It is no longer news when a brewery starts canning their beers, in fact I’m struggling to think of any Massachusetts breweries with a significant distribution footprint that don’t can. One of the last hold-outs was Mystic Brewing in Chelsea. For years Mystic brewed a lineup dominated by flavorful saisons and other Belgian styles, mostly distributed in large format bottles. Many of these beers are stellar, but unfortunately almost all of the buzz (and the sales that go along with it) is focused on hop-bomb IPAs. Mystic’s lineup has slowly incorporated hoppy beers over the last year or so. They started with a rotating selection of brewery-only DIPAs and now they’ve revamped their brand by producing cans of a number of these hop-forward offerings. I really wish a brewery could thrive making entirely Belgian styles, but hopefully this change will lead some hop heads to branch out and enjoy some beer styles outside of their comfort zone. I also hope that Mystic still sticks with some of their classics, even if it’s on a rotating or limited release schedule. I guess we’ll see how this all shakes out. I was able to try a number of Mystic’s new beers including their NEIPA Voltage and Echo, which is called a session IPA on the can but seems to be a hoppy saison. Both beers are available on a rotating basis on draft and in 16 oz tallboy cans.

Mystic VoltageMystic Voltage pours hazy light yellow with a solid white head. The scent is a huge burst of fruity New World hops. The hops also dominate the flavor, notes of mango, grapefruit, peach and tangerine along with a mild bitter bite. This is complemented by a light malt backbone, hints of bread dough and crackers. Voltage is medium bodied and very easy to drink but solidly boozy at 7.0% ABV. The finish is crisp and smooth with lingering hop flavor that keeps you coming back for more. This is a top notch IPA, not a straight juice-bomb but plenty of the fruity hops that have become so popular. This will quickly become a go-to IPA for me, just a delicious beer. Highly recommended.  Hoppy Boston score: 4.75/5.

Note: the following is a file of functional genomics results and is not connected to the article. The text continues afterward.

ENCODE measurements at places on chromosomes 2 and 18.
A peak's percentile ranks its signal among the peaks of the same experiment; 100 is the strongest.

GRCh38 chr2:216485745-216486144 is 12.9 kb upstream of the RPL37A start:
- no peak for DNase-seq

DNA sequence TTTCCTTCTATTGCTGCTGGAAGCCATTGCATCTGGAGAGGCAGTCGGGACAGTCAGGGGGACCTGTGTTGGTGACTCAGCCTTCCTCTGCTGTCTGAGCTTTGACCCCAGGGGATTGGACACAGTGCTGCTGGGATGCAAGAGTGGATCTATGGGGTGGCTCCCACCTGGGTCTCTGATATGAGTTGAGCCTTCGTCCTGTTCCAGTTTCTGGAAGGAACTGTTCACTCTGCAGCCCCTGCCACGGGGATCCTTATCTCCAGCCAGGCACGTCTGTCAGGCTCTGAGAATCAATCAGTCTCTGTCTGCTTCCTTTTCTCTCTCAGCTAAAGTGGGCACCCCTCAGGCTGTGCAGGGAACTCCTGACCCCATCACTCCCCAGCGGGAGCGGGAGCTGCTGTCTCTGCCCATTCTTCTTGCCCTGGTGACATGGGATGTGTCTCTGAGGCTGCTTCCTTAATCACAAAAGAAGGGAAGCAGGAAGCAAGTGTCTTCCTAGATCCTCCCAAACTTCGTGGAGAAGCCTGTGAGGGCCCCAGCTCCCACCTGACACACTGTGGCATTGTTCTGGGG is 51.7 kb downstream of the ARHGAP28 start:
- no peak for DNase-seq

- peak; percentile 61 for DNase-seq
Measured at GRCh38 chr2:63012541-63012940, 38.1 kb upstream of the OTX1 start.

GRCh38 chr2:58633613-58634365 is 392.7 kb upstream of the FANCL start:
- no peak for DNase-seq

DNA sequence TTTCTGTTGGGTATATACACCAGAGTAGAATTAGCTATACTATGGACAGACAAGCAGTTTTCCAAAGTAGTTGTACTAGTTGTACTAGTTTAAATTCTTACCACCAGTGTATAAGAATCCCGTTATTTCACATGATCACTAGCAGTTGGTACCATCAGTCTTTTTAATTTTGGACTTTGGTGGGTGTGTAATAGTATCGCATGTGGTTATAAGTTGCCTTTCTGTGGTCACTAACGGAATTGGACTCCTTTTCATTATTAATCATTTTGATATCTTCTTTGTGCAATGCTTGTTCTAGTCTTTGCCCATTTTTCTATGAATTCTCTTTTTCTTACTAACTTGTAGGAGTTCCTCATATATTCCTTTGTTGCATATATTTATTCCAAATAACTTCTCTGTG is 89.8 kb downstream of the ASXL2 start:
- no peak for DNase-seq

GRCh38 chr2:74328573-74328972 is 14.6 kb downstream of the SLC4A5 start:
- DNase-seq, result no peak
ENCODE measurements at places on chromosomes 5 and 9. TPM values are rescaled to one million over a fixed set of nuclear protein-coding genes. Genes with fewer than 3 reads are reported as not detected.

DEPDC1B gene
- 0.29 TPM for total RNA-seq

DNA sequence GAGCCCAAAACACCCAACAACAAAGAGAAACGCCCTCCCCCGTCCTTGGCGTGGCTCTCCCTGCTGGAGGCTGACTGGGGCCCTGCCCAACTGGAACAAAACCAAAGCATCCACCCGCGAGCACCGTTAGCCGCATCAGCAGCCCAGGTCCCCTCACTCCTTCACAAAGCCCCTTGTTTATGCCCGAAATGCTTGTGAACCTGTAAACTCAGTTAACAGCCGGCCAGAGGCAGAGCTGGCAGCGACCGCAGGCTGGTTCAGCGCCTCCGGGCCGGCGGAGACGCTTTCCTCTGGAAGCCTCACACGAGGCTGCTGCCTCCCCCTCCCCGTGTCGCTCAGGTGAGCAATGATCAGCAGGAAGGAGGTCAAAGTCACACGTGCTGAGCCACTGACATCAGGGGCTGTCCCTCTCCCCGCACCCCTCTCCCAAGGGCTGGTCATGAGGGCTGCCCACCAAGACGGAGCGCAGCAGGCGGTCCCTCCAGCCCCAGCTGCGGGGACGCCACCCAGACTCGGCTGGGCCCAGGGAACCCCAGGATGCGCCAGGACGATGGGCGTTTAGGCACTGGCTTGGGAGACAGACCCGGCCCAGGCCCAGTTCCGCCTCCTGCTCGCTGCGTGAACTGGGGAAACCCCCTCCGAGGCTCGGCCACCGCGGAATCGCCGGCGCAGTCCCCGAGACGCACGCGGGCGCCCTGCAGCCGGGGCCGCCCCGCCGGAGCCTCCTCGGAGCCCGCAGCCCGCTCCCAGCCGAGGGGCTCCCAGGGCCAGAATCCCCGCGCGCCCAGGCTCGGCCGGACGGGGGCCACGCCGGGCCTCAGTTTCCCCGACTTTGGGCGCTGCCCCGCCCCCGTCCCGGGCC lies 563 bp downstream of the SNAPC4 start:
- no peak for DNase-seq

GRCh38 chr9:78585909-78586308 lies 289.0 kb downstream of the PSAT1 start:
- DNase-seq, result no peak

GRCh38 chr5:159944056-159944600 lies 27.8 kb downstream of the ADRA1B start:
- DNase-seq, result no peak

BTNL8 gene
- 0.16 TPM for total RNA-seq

Mystic EchoMystic Echo pours slightly hazy bright yellow with a full white head. The aroma is a mixture of fruity and floral hops with expressive Belgian style yeast. These two elements lead the flavor as well. The hops add notes of orange, spruce and herbs with just a little bitterness. The yeast contributes hints of apple, apricot and peppercorn. Touches of wheat bread and cereal from the malts round out the flavor. Echo is light and super drinkable, very much a session beer at 4.3% ABV. The finish is crisp and dry with lingering hop and yeast flavors. I am a big fan of mixing late hops with expressive Belgian style yeasts, and this is a solid version of the style. Mystic is so good at building beers around these strains of yeast, I hope to see more hoppy saisons in their future releases. Hoppy Boston score: 4.25/5.

Previous Mystic Reviews:

Mystic Kanzu, Mystic Sauvignon Blanc Barrel SaisonMystic Vinland 4Mystic De Varenne, Mystic India Wharf Pale Ale, BREWERY OVERVIEW, Mystic Flor ZMystic Melissa, Mystic DescendantMystic Vinland ThreeMystic Brewery visit and Day of Doom, Mystic Hazy Jane, Mystic Mary of the Gael, Mystic Vinland Two, Mystic Table Beer

 

Lone Pine Brightside IPA and Oh-J DIPA